10 Tech Pioneers: Where Are They Now?
1999: CEO of Pets.com
Now: Strategic consultant
From flying toasters to sock puppets, Julie Wainwright has touched her share of high-tech history. The itinerant chief executive has run some of the seminal startups in technology, starting with Berkeley Systems, which morphed from a maker of wacky screen savers to the force behind popular games like "You Don't Know Jack." From there Wainwright moved to Reel.com, the movie database that morphed into a brick-and-mortar video rental operation before being purchased in 1998 by Hollywood Entertainment for $100 million.
But Wainwright is probably best known for her role at Pets.com, the last big IPO to launch before the dot-bomb implosion (and number 7 on our list of The 25 Worst Web Sites). Wainwright signed on in March 1999. By November 2000, Pets.com had morphed into...well, nothing. The shuttered site ultimately sold its URL to rival Petsmart.com in June 2001.
"I am probably best known as the CEO of Pets.com, the leading pet supply company with its famous sock puppet," she writes in her profile on networking site LinkedIn. "That was the ride of a life time. The Internet bubble burst and I was in position of either running the company to bankruptcy or shutting it down to return money to shareholders. I chose the latter. [It was a] tough decision made with the support of world-class team and board."
Since the Pets.com debacle, Wainwright has filled the top job at an Internet consulting agency, venture capital firm, and photo editing software maker. Now Wainwright is seeking her next big high-tech adventure--preferably one that doesn't involve sock puppets.
2003: The future of consumer robotics
Now: Teacher's helper
At one time he seemed destined for stardom. QRIO (pronounced "curio," short for "Quest for Curiosity") could do it all: run, jump, throw a ball, recognize voices and faces, and dance like a robotic, less scary Michael Jackson. True, at 23 inches he was a tad short, yet Sony thought enough of QRIO to name him its corporate ambassador, "an expression of the Sony Group's dreams, entertainment and technology."Time Magazine named him one of the Coolest Inventions of 2003.
Then QRIO's luster began to dull. Though he steadily added functionality--like fingers with "pinch detection" to keep from crushing the digits of his human fans--QRIO still cost upwards of $65,000. He soon found himself surpassed by lesser but far more affordable robots like Wow Wee's Robosapian. Attempts at a comeback--including a starring role in a Beck music video--failed to ignite the public imagination. In January 2006, Sony pulled the plug, stopping all development.
Like many never-has-beens, QRIO left show business and went into education. Now at the University of California at San Diego, he works in the university's early childhood educational center, interacting with children age 10 to 24 months. Researchers at UCSD's Machine Perception Lab use QRIO to measure how toddlers deal with their cyborg peers. The verdict? They like him, provided he doesn't dance too much.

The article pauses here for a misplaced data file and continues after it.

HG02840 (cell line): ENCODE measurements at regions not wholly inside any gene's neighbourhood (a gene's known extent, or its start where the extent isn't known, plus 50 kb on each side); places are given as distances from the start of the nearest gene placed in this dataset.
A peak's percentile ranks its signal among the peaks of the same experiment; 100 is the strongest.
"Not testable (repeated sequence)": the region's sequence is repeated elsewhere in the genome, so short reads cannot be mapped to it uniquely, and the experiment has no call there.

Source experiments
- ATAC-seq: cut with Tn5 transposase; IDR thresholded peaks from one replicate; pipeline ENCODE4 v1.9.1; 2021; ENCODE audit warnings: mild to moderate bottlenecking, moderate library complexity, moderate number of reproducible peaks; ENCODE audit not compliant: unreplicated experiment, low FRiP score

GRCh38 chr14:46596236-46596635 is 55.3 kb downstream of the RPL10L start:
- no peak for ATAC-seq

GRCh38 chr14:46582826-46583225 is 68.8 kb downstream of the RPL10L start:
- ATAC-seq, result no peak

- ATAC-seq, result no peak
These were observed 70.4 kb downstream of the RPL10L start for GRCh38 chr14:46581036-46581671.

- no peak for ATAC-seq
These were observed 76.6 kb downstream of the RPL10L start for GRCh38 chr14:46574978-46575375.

1993: Co-founder of 7th Level
Now: CEO of The Imagination Station
For a brief period in the early 1990s, it looked like CD-ROMs would herald a new era of interactive entertainment--and no stars shined brighter than those at 7th Level. The company offered an intriguing mix of technology and glitz. CEO George Grayson, cofounder of Micrografx, brought the tech expertise. Executive VP Scott Page, former sax player for Pink Floyd, brought the talent. EVP Bob Ezrin, a record producer for some of the biggest acts in music, had the Hollywood connections.
At first, the collaboration was hugely successful, producing two best-selling titles: Howie Mandel's Tuneland and Monty Python's Complete Waste of Time. The company threw lavish parties at trade shows, featuring entertainment by Tower of Power and the B-52s, with a guest list that included Quincy Jones, actress Nastassja Kinski, and former financier Michael Milken.
But 7th Level's next efforts didn't do quite so well. In March 1997, when the company decided to drop its line of educational titles and focus entirely on games, Grayson left to form his own software firm, The Imagination Station. By the end of that year 7th Level had merged with Pulse Entertainment and left the gaming business entirely. The CD-ROM market eventually collapsed, thanks to both the medium's notorious technical problems and the rise of the Net. Imagination Station, however, continues to provide Internet-based educational materials to elementary schools across the nation.
We don't miss CD-ROMs one bit. But we do miss the parties.